In the extrusion embodiment of the present invention, an extruded integral tube and strip fin heat exchanger circuit comprises an extrudate having at least one refrigerant conduit and at least one air conduit sharing at least one common interior sidewall. The air conduit is lanced forming at least two fin strips having a plurality of strip fins with slits thereinbetween, whereby air circulates through said air conduit and said slits, and around said fins and said refrigerant conduit to increase heat transfer between said air and said refrigerant conduit. Thus, an extrusion process is used to extrude an integral tube and strip fin heat exchanger circuit in a fashion having multiple layers of alternating refrigerant tubes and air conduits having integrally connecting sidewalls. Individual refrigerant tubes and air conduits can vary in cross-sectional area and be of any desired length. Joining of the refrigerant tubes comprising the refrigerant circuit is accomplished by joining curved end tubes, "return bends", to the refrigerant tubes integrally formed within the circuit. Furthermore, the extruded integral tube and strip fin heat exchanger circuit may comprise incrementally variable sized refrigerant conduits joined together by return bends tapered according to the size of said refrigerant conduits.

A punch and die assembly is utilized to punch or "lance" the integrally formed air conduits between the refrigerant conduits of the integral roll bonded tube and strip fin heat exchanger circuits and the refrigerant conduits of the integral extruded tube and strip fin heat exchanger circuit creating a plurality of thin fin strips for air circulation between the refrigerant conduits. A plurality of punches can be aligned in cooperative relationship with primary dies stacked vertically to lance strip fins in the integrally formed air conduits of several layers of the extruded circuit in a continuous process; however, the air conduits integrally formed in the roll bond refrigerant heat exchanger circuit must be lanced in at least two separate punch and die assemblies depending upon the orientation and pattern of the refrigerant circuit because of the integrally formed return bends formed in the roll bonding process.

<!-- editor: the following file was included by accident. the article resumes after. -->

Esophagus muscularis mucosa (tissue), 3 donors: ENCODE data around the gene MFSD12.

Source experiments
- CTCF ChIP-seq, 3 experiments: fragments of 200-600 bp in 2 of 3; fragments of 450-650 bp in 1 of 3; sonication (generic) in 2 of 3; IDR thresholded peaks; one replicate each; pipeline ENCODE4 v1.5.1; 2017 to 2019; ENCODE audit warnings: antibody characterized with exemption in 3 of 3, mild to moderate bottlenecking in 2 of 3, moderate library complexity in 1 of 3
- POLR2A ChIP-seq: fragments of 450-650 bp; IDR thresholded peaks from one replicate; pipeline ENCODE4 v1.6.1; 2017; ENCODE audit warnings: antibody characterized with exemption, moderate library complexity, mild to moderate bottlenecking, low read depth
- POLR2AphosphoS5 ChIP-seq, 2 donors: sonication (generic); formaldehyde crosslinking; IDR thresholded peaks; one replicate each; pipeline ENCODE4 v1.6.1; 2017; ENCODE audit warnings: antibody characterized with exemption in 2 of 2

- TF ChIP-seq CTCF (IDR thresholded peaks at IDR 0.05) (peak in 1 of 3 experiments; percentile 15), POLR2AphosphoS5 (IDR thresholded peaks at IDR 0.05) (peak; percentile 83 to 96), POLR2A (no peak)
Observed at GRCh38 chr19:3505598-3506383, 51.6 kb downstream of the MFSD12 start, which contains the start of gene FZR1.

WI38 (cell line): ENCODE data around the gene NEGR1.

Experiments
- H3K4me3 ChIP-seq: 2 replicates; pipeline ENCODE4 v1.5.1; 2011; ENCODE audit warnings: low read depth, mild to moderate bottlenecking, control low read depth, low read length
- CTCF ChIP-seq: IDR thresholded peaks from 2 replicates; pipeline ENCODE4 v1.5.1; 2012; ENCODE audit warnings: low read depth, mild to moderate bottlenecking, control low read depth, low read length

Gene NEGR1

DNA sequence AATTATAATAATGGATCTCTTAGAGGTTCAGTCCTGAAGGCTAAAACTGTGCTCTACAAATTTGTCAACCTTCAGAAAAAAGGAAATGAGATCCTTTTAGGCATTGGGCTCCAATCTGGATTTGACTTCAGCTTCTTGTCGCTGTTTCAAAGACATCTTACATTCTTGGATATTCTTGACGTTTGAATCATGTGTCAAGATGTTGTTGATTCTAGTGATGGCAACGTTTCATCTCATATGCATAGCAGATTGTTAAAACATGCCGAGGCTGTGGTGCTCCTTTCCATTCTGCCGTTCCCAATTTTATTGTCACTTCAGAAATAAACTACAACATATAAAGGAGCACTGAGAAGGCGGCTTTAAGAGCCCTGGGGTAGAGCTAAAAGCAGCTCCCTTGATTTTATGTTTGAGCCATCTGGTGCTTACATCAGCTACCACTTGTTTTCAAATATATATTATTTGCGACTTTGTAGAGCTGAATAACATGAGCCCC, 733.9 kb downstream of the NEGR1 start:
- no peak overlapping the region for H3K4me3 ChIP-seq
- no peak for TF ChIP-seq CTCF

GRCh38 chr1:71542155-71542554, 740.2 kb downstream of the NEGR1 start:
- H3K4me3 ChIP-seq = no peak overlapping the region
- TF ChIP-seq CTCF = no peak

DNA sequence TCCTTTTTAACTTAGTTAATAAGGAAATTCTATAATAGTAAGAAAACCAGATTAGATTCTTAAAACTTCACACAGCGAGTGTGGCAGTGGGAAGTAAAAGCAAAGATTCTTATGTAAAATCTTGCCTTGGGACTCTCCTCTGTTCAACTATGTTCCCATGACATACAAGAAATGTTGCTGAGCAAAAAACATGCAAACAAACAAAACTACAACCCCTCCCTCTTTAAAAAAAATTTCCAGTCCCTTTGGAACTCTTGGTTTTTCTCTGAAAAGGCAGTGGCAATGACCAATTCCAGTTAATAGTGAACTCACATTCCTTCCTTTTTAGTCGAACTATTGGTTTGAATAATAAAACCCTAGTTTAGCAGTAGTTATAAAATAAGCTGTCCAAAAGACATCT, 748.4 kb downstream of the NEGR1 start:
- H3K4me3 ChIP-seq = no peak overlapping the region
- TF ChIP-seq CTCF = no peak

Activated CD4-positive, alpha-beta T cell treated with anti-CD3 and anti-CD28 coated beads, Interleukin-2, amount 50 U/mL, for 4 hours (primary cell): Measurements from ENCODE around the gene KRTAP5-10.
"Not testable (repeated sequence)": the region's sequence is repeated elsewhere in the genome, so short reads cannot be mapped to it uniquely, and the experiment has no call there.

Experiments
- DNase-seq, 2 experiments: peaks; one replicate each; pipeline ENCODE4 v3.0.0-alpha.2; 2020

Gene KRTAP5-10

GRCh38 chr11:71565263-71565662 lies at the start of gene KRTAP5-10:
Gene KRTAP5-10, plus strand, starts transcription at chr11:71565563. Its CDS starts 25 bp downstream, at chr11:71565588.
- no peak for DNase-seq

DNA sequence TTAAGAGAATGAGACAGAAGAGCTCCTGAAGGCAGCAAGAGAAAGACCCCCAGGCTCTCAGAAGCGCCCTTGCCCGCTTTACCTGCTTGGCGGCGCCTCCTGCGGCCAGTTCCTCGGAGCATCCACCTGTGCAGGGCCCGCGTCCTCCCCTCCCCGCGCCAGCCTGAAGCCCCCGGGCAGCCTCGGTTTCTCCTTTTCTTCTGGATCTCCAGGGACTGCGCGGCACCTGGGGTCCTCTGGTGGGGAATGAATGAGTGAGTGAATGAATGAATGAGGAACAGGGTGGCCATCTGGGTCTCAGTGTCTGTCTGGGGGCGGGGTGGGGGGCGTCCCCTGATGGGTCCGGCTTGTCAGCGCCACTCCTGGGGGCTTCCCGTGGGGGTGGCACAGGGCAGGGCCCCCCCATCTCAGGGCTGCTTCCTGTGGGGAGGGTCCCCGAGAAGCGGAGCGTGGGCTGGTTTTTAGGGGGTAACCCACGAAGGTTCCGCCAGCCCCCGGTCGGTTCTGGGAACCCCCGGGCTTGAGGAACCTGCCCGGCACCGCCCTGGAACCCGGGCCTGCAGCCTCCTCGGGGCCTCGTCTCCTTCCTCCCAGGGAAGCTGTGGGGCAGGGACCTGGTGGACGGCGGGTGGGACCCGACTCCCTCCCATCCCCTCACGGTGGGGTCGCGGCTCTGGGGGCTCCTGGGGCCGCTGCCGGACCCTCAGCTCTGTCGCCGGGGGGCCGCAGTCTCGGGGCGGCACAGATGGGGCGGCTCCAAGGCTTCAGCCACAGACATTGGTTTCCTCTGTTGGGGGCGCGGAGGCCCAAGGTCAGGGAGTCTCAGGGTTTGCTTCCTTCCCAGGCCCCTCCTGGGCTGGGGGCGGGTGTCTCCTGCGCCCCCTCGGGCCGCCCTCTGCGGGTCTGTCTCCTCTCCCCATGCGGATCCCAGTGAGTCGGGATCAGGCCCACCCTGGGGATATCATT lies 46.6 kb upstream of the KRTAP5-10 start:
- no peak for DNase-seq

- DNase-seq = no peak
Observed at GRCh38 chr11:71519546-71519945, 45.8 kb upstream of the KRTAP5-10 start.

BRIEF DESCRIPTION OF THE DRAWINGS

A better understanding of the present invention will be had upon reference to the following description in conjunction with the accompanying drawings in which like numerals refer to like parts throughout the several views and wherein:

FIG. 1 is a top view of one of the inked sheet showing the dark shaded no-weld inked surfaces and the light to-be-welded surface areas of the roll bonded embodiment of the present invention;

FIG. 2 is a top view of a double sheet roll bonded laminate, showing the refrigerant and air conduits between the welds of the roll bond embodiment of the present invention;

FIG. 3 is a cross-sectional view of FIG. 2 taken along lines A--A showing the refrigerant and air conduits of the double sheet roll bonded laminate of the present invention;

FIG. 4 is an enlarged view showing a section of FIG. 3;

FIG. 5 is a side view showing the fingers of a primary die wherein the air conduits of the double sheet laminate extend over the fingers positioned for lancing;

FIG. 6 is a top view of a primary die of the present invention showing a plurality of longitudinal members in a spaced apart relationship aligned parallel to one another and extending outward in the horizontal plane;

FIG. 7 shows the fingers of the primary die, wherein the air conduits of the double sheet roll bonded laminate extend over the fingers positioned for lancing;

FIG. 8 is a side view of FIG. 5 showing the strip fins formed in the lancing process;

FIG. 9 is a cross-sectional view of FIG. 8 taken along lines B--B, showing the fins formed between a pair of refrigerant conduits of the double sheet roll bonded strip fin and refrigerant heat exchanger circuit of the present invention;

FIG. 10 is a cross-sectional view of FIG. 8 taken along lines B--B, showing the strip fins formed in a fin strip between a pair of tapered refrigerant conduits of the double sheet roll bonded strip fin and refrigerant heat exchanger circuit of the present invention;

FIG. 11 is an elevated front view showing the punch of FIG. 8;

FIG. 12 is an elevated end view showing the punch of FIG. 11;